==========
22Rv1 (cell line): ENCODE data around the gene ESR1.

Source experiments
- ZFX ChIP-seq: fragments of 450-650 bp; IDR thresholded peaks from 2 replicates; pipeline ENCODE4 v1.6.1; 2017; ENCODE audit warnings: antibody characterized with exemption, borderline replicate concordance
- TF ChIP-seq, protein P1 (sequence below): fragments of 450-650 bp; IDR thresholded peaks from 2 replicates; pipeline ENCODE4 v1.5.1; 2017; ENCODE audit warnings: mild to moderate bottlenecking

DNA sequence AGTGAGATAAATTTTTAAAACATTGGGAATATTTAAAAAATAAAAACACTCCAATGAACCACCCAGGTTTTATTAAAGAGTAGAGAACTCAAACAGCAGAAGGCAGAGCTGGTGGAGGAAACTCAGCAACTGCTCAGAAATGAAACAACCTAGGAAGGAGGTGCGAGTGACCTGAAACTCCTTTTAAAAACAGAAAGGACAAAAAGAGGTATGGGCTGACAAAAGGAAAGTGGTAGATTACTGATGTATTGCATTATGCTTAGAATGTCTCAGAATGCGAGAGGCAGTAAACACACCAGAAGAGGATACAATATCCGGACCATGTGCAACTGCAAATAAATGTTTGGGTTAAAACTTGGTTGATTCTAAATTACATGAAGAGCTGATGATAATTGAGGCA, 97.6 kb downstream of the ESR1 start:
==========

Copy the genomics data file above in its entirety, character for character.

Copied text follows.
22Rv1 (cell line): ENCODE data around the gene ESR1.

Source experiments
- ZFX ChIP-seq: fragments of 450-650 bp; IDR thresholded peaks from 2 replicates; pipeline ENCODE4 v1.6.1; 2017; ENCODE audit warnings: antibody characterized with exemption, borderline replicate concordance
- TF ChIP-seq, protein P1 (sequence below): fragments of 450-650 bp; IDR thresholded peaks from 2 replicates; pipeline ENCODE4 v1.5.1; 2017; ENCODE audit warnings: mild to moderate bottlenecking

DNA sequence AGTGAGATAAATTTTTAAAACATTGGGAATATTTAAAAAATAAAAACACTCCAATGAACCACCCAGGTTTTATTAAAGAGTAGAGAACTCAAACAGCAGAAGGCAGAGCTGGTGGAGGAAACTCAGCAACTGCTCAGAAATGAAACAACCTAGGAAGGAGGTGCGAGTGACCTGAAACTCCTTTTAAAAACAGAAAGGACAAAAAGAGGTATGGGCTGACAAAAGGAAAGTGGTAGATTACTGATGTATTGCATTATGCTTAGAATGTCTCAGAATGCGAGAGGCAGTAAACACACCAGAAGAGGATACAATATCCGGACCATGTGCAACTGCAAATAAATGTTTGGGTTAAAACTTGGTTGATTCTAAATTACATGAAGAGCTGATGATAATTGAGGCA, 97.6 kb downstream of the ESR1 start: